How SCOTUS Nominations Became All-Out WarBreaking News
tags: Supreme Court, SCOTUS, partisanship, Amy Coney Barrett
Robert L. Tsai is professor of law at American University and the author of Practical Equality: Forging Justice in a Divided Nation. Follow him on Twitter @robertltsai.
Almost no event brings Washington to a halt like a Supreme Court nomination. This week, Mitch McConnell and the president are ignoring every other priority in Washington – including a much-needed trillion-dollar relief package – in the interest of quickly confirming Amy Coney Barrett, whose questioning began today. Back in 2016, McConnell did the opposite, blocking President Barack Obama’s court nomination because it happened to fall in an election year.
The Democrats, appalled by the Republicans’ naked exercise of power, are considering their own responses, including new Supreme Court term limits and altering the size of the nation’s highest court to stuff it with progressives.
How did we get to this point, where the nomination of a single judge can eclipse all other national governing priorities – and both parties approach these moments as partisan power plays rather than what’s in the best interests of the country?
Much attention has been given to degrading norms of civility and abuse of procedure in the Senate, and it’s true these factors have played a role, but they are symptoms rather than the disease itself.
The real problem lies with the way both parties have learned to weaponize the Supreme Court to lock in their own policy preferences and to hang on to partisan influence—a story that goes back before McConnell’s rushed hearings, before the Republicans in the Senate blocked Merrick Garland, and long before Democrats in the Senate blocked Robert Bork.
And, although Americans don’t like to think about it this way, the root of the difficulty lies with the Constitution itself – whose authors failed to anticipate that parties would eventually come to dominate the system the way they do, and to depend on ideologically friendly judges more than the support of voters. As Amy Coney Barrett sits in a Senate hearing room this week, it’s also the Constitution itself that is on trial—and showing its cracks.
There’s no provision anywhere in the Constitution to prevent total partisan takeovers of one or more of the branches of government. The Framers wanted to build an effective national government while creating institutional roadblocks to stymie the excesses of democracy, but their theory of tyranny was simplistic. They worried that one faction could control more than one branch of government, and their design choice for dealing with that problem was fairly tepid: separate functions, harness self-interest to counteract self-interest, and hope for the best. The idea of ideological fairness, or partisan balance, that seems to motivate many Americans today wasn’t part of the Framers’ thinking. This was because partisan dysfunction wasn’t a problem they had thought through carefully.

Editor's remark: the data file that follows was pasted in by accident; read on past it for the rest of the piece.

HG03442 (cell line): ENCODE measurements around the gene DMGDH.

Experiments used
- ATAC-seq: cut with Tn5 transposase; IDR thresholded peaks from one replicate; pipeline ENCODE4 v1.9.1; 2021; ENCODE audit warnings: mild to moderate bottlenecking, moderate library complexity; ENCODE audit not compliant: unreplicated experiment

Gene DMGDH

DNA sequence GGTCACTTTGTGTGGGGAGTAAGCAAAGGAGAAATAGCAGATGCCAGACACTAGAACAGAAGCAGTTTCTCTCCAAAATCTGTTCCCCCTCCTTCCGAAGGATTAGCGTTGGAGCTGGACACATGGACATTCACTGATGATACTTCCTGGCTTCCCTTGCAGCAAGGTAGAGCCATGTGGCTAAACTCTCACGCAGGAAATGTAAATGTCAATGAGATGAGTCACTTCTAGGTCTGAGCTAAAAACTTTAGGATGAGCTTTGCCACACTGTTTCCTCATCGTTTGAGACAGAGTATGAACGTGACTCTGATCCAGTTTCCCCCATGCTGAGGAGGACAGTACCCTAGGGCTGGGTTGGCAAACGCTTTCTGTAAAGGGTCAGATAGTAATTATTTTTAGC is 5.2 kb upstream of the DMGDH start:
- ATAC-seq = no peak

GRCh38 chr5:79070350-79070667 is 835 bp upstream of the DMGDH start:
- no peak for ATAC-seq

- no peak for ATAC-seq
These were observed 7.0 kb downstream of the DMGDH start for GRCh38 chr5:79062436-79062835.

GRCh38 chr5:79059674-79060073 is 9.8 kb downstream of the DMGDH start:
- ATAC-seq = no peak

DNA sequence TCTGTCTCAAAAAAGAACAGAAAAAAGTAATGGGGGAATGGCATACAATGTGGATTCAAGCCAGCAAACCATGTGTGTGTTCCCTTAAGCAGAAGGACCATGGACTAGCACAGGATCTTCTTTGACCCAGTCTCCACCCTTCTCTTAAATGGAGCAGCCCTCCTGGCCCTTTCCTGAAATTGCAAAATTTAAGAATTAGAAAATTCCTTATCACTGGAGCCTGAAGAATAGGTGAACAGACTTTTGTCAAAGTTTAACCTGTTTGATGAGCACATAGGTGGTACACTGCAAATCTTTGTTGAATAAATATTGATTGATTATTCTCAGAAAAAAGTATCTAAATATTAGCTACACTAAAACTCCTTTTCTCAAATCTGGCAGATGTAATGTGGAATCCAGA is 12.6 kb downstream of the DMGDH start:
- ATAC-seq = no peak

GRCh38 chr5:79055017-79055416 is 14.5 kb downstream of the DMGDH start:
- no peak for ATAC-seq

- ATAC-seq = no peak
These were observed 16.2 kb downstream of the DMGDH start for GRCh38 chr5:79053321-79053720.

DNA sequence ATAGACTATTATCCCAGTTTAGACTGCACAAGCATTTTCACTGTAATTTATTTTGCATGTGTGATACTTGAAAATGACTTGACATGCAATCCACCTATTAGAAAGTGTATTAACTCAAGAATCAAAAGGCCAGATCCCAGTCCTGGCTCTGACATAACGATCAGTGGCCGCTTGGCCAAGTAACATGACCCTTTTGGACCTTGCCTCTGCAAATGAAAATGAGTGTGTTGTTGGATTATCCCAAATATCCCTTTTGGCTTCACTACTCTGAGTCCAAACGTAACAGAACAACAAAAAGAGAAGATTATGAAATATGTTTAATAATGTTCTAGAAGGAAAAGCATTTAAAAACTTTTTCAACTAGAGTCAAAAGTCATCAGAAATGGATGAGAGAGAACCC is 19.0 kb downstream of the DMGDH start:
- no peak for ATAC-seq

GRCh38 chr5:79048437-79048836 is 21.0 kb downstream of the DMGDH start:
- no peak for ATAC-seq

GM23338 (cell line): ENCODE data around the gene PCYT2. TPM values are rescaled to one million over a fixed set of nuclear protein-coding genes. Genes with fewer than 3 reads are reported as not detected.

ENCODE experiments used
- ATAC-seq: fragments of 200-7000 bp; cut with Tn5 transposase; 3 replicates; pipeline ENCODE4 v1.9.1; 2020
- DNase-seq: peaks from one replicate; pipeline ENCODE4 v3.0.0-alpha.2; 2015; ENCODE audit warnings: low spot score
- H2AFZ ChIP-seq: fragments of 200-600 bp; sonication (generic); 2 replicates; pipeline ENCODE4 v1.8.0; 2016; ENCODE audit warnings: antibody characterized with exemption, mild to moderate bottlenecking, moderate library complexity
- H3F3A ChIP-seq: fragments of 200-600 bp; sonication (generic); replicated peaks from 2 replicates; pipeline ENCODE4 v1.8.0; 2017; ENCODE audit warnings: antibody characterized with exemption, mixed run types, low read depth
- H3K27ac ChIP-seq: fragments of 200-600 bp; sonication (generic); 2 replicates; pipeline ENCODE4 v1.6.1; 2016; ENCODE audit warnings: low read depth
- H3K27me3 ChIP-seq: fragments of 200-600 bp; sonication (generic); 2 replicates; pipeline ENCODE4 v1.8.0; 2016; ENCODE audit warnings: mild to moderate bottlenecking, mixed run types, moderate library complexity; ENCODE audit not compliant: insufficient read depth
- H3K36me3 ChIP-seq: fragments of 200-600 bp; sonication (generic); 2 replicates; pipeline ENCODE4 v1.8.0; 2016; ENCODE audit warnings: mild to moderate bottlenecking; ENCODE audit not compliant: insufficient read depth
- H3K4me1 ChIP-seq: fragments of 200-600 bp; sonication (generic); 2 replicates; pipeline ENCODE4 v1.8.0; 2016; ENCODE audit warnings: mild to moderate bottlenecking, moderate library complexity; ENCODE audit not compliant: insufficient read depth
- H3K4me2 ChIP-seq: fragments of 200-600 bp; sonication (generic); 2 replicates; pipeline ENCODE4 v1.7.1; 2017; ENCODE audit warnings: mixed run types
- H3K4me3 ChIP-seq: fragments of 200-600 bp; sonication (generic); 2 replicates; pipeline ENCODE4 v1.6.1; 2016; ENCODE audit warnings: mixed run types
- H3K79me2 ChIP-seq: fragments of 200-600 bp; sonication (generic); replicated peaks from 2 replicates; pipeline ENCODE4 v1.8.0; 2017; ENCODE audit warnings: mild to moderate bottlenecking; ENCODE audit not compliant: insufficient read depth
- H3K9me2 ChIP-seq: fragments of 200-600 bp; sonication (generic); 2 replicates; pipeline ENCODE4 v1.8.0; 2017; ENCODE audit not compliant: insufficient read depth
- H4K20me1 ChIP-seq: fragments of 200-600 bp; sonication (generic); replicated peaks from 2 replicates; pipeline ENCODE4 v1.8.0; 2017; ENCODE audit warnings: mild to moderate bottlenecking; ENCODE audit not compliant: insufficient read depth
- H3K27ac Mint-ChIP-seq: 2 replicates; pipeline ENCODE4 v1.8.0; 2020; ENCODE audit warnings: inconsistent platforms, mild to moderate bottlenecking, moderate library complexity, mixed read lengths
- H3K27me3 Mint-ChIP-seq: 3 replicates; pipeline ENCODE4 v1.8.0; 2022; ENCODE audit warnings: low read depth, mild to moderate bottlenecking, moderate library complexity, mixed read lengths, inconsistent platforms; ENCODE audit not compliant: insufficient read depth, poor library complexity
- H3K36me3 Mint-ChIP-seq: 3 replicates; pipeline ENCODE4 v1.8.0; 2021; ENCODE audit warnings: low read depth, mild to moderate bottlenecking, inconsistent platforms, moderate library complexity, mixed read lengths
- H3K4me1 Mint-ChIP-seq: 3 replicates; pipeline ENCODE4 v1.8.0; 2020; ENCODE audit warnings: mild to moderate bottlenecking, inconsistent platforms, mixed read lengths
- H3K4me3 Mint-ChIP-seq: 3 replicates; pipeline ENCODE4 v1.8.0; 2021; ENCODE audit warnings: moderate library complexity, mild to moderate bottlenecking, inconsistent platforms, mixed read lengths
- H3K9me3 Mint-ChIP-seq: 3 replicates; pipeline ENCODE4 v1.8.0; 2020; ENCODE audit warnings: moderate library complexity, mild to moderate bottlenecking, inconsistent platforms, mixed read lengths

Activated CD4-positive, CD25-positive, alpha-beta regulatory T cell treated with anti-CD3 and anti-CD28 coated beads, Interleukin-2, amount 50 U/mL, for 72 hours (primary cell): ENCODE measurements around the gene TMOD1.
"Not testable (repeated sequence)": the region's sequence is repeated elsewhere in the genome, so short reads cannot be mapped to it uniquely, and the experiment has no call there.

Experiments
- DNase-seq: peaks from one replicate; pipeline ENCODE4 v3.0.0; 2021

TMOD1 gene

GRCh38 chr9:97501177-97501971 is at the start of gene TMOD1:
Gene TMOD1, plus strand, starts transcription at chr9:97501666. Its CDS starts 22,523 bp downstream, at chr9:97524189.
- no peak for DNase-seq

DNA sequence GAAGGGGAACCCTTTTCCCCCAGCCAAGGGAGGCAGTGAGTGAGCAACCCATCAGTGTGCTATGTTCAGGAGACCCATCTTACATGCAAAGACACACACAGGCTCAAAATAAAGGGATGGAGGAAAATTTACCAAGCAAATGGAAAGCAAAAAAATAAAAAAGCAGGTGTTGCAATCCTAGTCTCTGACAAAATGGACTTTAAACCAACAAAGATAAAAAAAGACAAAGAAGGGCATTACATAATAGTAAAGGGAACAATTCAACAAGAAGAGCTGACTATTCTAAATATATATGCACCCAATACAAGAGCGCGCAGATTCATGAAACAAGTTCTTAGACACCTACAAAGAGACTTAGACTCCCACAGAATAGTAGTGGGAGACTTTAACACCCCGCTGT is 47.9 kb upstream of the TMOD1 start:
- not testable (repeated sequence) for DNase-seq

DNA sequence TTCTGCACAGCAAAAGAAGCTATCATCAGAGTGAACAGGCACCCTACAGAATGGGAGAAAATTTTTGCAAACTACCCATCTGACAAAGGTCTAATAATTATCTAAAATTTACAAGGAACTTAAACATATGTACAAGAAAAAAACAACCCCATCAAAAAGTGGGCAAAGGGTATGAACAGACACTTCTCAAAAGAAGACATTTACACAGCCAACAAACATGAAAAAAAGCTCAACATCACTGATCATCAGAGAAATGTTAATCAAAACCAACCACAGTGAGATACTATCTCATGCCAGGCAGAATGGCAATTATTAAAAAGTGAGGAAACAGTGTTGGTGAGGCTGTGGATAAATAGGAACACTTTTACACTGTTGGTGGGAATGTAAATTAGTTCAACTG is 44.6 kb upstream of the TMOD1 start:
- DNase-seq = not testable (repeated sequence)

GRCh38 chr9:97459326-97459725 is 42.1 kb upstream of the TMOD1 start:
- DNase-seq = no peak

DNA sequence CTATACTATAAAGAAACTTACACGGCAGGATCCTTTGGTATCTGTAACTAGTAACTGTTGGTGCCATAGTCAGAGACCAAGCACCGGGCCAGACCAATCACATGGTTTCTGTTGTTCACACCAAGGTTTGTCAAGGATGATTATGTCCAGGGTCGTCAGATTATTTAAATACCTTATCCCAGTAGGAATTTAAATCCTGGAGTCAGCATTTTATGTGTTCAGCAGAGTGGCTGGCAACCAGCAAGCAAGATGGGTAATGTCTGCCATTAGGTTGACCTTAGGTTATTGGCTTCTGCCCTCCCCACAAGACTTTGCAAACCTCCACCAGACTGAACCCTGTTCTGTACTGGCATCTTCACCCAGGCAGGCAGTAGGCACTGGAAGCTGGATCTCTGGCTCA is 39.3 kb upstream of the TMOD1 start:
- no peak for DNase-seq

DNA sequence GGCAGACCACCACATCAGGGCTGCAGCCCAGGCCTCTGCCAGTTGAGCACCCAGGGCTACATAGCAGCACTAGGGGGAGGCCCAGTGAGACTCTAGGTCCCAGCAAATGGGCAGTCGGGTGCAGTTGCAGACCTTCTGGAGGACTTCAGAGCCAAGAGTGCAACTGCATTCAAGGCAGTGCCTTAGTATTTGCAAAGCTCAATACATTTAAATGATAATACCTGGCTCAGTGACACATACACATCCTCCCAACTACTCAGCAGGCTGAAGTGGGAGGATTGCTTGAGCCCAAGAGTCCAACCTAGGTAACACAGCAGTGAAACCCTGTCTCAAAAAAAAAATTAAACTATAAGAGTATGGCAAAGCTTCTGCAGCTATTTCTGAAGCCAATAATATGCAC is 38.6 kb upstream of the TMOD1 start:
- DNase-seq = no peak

If it had been, they could have established explicit rules about the makeup of the Court, say, by limiting the number of justices any particular president could appoint, by establishing term limits, or by lodging the selection power in some non-partisan body. In fact, the Framers thought the biggest risk to liberty was the Congress, and couldn’t imagine that the judiciary would ever grow out of its role as “the least dangerous branch.” As a result, they said very little about what they expected judges to do beyond construe a written constitution and apply statutes.
Their major blind spot was not anticipating the problems created by political parties. Early parties were not national in nature and didn’t seek to police ideological discipline to the same degree as modern parties. A politics driven by national parties created fresh problems because every organization has an imperative; a party seeks to seize control of existing levers of power and impose its worldviews on the rest of the country.